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I need to find the minimum/maximum of a nonlinear function but the constraints in the optimization problem make it tougher to solve (not a convex problem). I don't have a good global optimization algorithm available, so instead, I use a local optimization algorithm with gradients and check the solution by giving the algorithm several different starting values. If all of these starting values lead to the same solution, am I actually performing global optimization?

I'm interested in knowing whether this kind of an approach (using local algorithm, checking solution with multiple starting values) is reasonable and I could claim that I have (likely) found the global optimum?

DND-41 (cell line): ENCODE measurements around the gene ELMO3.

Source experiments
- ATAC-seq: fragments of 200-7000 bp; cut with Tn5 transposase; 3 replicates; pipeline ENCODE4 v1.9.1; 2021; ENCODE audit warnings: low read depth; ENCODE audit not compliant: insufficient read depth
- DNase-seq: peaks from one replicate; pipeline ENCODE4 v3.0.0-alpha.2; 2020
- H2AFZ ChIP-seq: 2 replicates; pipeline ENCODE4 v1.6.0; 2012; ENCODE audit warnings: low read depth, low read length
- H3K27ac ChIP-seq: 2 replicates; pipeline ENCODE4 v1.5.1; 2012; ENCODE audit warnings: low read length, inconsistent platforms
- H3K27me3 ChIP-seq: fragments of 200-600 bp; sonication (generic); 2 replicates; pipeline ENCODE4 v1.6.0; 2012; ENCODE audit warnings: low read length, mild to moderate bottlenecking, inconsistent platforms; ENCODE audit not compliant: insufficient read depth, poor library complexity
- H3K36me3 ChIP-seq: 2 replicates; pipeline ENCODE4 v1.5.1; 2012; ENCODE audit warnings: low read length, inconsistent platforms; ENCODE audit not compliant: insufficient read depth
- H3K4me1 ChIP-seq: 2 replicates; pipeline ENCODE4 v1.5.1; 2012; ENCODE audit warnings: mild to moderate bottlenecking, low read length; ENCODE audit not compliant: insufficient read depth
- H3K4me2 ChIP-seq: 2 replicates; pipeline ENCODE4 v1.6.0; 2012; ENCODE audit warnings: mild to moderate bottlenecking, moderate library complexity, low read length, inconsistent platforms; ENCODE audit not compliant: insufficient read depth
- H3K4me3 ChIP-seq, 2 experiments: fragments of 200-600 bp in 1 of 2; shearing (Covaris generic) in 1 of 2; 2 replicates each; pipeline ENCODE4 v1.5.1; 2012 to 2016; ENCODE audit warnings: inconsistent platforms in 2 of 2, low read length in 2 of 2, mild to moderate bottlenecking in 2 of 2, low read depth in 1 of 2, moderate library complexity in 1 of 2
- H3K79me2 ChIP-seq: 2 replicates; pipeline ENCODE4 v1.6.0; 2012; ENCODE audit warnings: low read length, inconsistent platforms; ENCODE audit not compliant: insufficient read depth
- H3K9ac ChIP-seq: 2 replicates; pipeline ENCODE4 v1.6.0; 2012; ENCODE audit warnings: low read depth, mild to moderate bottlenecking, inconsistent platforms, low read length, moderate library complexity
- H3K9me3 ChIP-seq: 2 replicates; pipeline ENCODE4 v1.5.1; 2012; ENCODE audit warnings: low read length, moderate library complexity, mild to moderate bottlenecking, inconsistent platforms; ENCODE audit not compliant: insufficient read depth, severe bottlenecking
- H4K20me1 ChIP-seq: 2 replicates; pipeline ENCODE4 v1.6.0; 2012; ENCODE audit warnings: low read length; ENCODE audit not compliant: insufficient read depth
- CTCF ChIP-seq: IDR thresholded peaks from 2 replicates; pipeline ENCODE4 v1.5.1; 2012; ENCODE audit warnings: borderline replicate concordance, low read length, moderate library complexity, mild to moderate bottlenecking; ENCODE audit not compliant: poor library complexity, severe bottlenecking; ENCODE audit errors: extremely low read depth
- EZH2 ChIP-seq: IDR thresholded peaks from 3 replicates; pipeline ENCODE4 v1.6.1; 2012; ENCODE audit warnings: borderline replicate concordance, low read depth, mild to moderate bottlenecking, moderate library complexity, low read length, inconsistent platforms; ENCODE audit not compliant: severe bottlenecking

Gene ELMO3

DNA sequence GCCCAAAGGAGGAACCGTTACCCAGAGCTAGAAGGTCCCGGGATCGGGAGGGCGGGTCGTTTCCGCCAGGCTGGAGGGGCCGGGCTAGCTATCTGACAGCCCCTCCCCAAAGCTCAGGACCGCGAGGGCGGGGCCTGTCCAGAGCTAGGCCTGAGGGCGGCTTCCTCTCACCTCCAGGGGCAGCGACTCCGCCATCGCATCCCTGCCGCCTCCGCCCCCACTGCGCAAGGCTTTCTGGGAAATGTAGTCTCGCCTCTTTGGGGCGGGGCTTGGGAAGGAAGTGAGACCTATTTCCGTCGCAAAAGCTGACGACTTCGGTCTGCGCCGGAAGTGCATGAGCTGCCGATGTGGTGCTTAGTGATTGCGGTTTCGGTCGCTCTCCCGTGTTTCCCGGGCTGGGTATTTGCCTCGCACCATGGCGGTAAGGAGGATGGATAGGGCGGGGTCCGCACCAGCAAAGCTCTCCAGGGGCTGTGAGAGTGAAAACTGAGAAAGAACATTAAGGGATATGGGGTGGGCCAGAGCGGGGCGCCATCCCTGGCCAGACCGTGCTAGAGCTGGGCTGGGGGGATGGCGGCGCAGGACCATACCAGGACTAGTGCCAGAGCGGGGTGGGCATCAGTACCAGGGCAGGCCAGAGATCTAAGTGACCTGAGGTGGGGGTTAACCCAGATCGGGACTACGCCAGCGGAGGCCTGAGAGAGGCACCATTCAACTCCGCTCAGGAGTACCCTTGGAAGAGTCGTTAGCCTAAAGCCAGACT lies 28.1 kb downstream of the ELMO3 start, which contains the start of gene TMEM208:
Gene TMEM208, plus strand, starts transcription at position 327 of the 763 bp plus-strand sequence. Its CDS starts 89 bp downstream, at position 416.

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  • $\begingroup$ Hi, it is a reasonable approach as long as you can sample the starting points from a set that contains the feasible one. In general you'll get no convergence results (well maybe in probability). Search the net for multi-start methods and you'll find plenty of methods. $\endgroup$ – AndreaCassioli Jan 26 '15 at 16:09

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